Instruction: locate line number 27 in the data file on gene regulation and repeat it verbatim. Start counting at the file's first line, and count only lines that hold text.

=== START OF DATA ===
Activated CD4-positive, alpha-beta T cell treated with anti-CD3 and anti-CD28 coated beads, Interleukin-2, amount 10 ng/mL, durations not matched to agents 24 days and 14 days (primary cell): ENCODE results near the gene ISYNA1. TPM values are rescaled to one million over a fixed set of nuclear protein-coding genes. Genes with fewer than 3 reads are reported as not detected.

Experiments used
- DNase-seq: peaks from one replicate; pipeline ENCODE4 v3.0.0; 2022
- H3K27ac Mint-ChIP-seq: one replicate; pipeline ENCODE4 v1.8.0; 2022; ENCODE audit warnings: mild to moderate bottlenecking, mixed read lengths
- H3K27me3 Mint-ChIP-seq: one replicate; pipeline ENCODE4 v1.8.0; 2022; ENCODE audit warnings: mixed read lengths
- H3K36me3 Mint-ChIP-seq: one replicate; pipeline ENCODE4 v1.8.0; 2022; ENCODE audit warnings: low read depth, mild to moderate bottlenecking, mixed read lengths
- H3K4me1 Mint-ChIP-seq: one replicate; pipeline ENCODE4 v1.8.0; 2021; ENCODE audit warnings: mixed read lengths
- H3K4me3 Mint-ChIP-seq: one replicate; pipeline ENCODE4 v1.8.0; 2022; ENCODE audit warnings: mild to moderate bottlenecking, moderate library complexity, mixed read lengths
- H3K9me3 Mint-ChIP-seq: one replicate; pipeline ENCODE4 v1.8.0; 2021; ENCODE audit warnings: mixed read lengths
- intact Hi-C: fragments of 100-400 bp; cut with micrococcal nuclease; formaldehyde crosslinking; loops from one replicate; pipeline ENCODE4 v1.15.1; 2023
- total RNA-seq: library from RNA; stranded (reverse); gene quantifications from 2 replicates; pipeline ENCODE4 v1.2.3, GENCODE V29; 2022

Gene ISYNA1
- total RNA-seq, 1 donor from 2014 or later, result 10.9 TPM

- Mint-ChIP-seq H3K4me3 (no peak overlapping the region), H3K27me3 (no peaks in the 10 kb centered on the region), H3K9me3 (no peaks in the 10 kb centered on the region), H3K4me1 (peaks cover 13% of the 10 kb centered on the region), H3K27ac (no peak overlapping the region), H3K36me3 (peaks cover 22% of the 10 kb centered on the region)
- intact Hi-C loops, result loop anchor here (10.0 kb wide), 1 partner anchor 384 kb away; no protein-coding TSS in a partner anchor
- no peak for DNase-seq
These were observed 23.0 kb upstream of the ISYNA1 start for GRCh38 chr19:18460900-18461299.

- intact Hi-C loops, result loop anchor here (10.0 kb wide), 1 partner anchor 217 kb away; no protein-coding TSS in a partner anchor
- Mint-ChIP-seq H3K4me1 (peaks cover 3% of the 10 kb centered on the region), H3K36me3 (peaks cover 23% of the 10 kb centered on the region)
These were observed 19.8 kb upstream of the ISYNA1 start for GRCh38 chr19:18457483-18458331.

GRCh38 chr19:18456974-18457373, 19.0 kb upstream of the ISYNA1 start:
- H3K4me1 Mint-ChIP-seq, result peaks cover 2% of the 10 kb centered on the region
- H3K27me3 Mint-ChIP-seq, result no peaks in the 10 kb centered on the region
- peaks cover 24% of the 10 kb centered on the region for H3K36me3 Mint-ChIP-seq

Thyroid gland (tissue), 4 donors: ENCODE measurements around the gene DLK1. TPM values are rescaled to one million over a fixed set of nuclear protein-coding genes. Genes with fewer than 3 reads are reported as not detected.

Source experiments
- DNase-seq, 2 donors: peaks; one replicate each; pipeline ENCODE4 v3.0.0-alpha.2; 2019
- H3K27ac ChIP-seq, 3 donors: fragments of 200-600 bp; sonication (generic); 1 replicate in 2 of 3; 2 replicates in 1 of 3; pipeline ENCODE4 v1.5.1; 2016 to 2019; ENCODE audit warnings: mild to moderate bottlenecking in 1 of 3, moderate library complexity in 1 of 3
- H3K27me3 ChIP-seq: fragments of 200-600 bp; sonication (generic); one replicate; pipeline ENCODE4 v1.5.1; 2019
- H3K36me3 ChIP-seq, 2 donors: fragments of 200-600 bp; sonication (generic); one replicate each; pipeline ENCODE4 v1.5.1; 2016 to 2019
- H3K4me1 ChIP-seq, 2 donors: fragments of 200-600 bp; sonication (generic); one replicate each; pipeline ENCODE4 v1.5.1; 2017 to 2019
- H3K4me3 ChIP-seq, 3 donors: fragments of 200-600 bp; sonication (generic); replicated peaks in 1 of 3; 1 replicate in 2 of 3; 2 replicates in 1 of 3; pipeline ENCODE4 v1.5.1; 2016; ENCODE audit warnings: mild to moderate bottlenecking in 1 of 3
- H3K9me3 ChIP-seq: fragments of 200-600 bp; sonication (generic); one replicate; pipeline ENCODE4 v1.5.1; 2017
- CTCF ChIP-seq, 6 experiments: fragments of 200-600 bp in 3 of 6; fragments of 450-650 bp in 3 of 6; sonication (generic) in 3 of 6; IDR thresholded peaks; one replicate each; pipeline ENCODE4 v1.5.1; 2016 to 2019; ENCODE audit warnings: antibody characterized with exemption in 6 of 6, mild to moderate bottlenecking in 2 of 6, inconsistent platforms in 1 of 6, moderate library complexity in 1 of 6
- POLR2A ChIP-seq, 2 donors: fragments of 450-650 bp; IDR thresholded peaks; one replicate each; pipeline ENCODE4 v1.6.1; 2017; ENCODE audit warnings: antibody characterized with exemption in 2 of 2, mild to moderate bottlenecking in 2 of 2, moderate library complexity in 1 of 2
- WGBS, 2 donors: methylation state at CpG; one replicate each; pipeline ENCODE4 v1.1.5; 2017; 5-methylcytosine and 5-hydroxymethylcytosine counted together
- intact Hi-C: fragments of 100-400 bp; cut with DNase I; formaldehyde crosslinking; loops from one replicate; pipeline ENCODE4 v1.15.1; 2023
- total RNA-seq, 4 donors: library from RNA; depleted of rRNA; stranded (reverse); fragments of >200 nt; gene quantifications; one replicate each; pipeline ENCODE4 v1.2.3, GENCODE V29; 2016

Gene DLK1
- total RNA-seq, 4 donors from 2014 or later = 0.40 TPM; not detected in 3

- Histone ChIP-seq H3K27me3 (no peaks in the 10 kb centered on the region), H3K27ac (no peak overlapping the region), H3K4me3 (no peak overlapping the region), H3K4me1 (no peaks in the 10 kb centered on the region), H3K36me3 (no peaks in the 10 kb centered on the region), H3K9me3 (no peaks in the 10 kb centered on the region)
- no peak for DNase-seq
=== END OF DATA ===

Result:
- DNase-seq, 2 donors: peaks; one replicate each; pipeline ENCODE4 v3.0.0-alpha.2; 2019